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Propose an Honors Course

For new honors course proposals

Submit the completed honors course proposal packet, signed, to Peter Tschirhart, Associate Dean, Honors College, Lampasas Building, Room 411, and in an electronic version to

For repeat honors course proposals

Submit the departmental approval form, signed, indicating the semester, days and time you prefer to teach scanned in an email to, or in hard copy to Peter Tschirhart, Associate Dean, Honors College, LAMP 411.

Course proposal deadlines and processes

Please submit course proposals or requests to offer repeat honors courses for the fall 2019 or spring 2020 semesters. The Honors College Curriculum Committee will interview faculty proposing new courses. Notifications will be sent to faculty and respective chairs after the interviews have been held. The deadline for 2019-20 course proposals is September 29, 2018 or when the schedule is fully developed.

Contact Peter Tschirhart at or 512.245.2266 for more information.

Example Course Proposals

Examples of approved faculty course proposals are:

Expand or Collapse all.
  • School of Rock
    Students would examine the effects of culture, war, and religion on rock music's effects on social movements in history.
    The Business of Mickey Mouse
    Students would study the history of the Disney corporation and its economic and legal practices, as well as the effects of those practices on the business practices and the interpretation of business law in general.
    Music as Therapy
    The goal of this course would be to teach students the value of using music as a therapeutic technique.
    Analyzing Harry Potter
    This course would analyze J.K. Rowling's Harry Potter books in terms of their psychological impacts on children, and their impacts on mass communication and marketing to a child audience.
    The Development and Destruction of Children's Imaginations
    This course would examine society's effects on children's creativity.
    Modernization of Classic Novels
    This course would analyze what quality or set of qualities make(s) classics "timeless," and why people feel the need to update classic novels by creating film adaptations or literary reimaginings.
    Alternate Realities
    This course discusses the various types of alternate realities, such as mental illness, time travel, virtual reality, dreams, and drugs as creating another reality. The course goal is to analyze alternate realities through discussions, writing, creative activities, and research
    Coffee to Cocaine: Addictions
    This course is about the psychology of addictions. Students will be expected to understand the methods by which individuals develop addictions and how they affect them. The final project will be an in-depth study and presentation on a specific addicting substance.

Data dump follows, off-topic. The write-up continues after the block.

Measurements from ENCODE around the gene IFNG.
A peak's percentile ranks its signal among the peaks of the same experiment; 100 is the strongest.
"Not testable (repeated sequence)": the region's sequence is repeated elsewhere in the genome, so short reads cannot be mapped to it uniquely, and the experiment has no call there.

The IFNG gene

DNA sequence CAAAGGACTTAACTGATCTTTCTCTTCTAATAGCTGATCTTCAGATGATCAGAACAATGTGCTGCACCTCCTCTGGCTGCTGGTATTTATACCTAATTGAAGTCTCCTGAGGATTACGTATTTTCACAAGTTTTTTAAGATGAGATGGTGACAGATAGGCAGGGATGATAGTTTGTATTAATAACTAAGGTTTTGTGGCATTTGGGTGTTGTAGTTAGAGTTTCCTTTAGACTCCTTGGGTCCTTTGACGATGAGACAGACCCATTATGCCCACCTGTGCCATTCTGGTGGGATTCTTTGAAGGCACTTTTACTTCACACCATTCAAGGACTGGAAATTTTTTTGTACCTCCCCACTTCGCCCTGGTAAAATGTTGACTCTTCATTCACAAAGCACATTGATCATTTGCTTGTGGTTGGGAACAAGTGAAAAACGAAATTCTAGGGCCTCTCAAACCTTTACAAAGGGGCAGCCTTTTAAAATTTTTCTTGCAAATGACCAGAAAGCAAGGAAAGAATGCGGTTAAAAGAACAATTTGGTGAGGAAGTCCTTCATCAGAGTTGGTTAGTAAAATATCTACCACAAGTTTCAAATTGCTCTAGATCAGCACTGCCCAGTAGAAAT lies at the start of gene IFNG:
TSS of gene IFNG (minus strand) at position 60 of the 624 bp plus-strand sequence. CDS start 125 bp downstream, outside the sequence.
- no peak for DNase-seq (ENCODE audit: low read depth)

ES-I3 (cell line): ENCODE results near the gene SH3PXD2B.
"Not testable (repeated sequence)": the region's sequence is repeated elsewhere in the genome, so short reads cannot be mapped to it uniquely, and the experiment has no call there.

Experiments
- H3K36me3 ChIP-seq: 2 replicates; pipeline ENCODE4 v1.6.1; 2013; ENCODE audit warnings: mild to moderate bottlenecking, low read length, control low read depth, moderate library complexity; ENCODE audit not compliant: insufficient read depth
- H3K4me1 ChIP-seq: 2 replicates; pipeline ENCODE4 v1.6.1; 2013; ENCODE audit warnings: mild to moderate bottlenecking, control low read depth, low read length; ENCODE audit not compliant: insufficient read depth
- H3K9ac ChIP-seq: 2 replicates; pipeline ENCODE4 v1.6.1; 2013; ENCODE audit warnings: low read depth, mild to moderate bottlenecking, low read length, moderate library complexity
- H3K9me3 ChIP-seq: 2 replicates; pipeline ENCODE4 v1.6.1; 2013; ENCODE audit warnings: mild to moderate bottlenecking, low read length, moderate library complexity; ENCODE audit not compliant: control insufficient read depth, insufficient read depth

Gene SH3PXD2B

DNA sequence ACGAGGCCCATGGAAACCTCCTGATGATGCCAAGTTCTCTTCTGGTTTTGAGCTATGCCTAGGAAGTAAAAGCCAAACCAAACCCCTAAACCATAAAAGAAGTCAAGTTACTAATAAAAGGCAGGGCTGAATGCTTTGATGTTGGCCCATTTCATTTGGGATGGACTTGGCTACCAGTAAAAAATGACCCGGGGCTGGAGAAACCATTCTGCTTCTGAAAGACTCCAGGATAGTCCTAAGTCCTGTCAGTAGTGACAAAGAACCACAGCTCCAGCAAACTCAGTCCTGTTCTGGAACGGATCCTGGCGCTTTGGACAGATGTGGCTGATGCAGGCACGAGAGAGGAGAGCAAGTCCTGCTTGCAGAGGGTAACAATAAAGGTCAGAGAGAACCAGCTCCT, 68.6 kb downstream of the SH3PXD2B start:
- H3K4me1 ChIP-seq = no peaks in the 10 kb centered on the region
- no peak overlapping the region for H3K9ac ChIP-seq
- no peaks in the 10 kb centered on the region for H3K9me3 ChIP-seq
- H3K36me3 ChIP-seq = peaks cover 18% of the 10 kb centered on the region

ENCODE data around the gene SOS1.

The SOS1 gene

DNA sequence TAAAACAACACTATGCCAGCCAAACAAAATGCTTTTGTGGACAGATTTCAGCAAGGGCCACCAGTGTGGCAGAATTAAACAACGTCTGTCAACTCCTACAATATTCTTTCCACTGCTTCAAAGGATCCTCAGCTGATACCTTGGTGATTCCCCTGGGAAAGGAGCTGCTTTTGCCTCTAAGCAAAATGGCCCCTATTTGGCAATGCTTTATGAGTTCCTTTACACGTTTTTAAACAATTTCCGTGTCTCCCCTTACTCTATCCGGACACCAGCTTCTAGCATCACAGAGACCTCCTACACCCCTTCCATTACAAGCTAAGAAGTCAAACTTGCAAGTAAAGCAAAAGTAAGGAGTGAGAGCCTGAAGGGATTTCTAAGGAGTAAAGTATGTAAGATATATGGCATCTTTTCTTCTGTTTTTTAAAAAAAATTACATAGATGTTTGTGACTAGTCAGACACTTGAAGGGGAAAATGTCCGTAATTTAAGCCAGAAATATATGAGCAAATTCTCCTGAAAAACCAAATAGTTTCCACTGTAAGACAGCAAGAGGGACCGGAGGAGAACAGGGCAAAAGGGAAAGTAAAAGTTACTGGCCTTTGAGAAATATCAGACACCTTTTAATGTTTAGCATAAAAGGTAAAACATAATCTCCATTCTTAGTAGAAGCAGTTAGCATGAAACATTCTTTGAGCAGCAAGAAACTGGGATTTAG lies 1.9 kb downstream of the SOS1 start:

Dragons and Mythical Creatures
    It is part of mainstream pop culture with a long history in fantasy that will continue to influence culture and entertainment. This course will study the changes in perception of magical creatures from ancient to modern times in literature and media. Additionally, the course objectives are to: 
    • Understand what natural phenomenon caused a belief in a particular creature
    • Study ancient perceptions of mythological creatures compared to modern views
    • Study the changes in perception over time; learn about and appreciate mythological creatures
    • Study how the culture shapes perception and how that changes over time
    History of Marriage

    Marriage affects many people. There are many political debates and issues about what constitutes marriage. This course researches the institution of marriage and how it has changed over time. The objective of this course is to understand: 

    • What marriage is in different cultures
    • How it has changed in U.S. culture (ethics of marriage and divorce over time)
    • Discuss marriage in political views
    Human Trafficking
    Human trafficking happens all around the world, even in the United States. Most people do not know that there are modern day slaves. Our global community should be committed to liberating these people, but that cannot be done until people are educated about this issue. Slavery is not a thing of the past. This course teaches about the prevalence of human trafficking around the world, such as sex trafficking, slave labor, child trafficking, and the like. Students will compare sex trafficking and how it compares to slavery in the past. This course will also focus on what can be done to change this issue.

    Psychology of Dreams
    This course studies the interpretation and effect of dreams. The fundamental process of REM sleep cycles in correlation to the subliminal messages of a particular dreams. This course also investigates lucid dreaming and its purpose in solving internal conflicts. Moreover, this course is designed to help students recognize and interpret the correlation between dreams, personality and behavior, as well as understand the subconscious and its effect on human behavior. 

    Victorian Morality: Vision and Actuality
    This course is an examination of sexual repression during the Victorian Era and the dichotomy of the class system seen in London during the mid to late nineteenth century. The goal of this course is to discuss the disparity between classes and analyze how this inspired modern social and equality movements.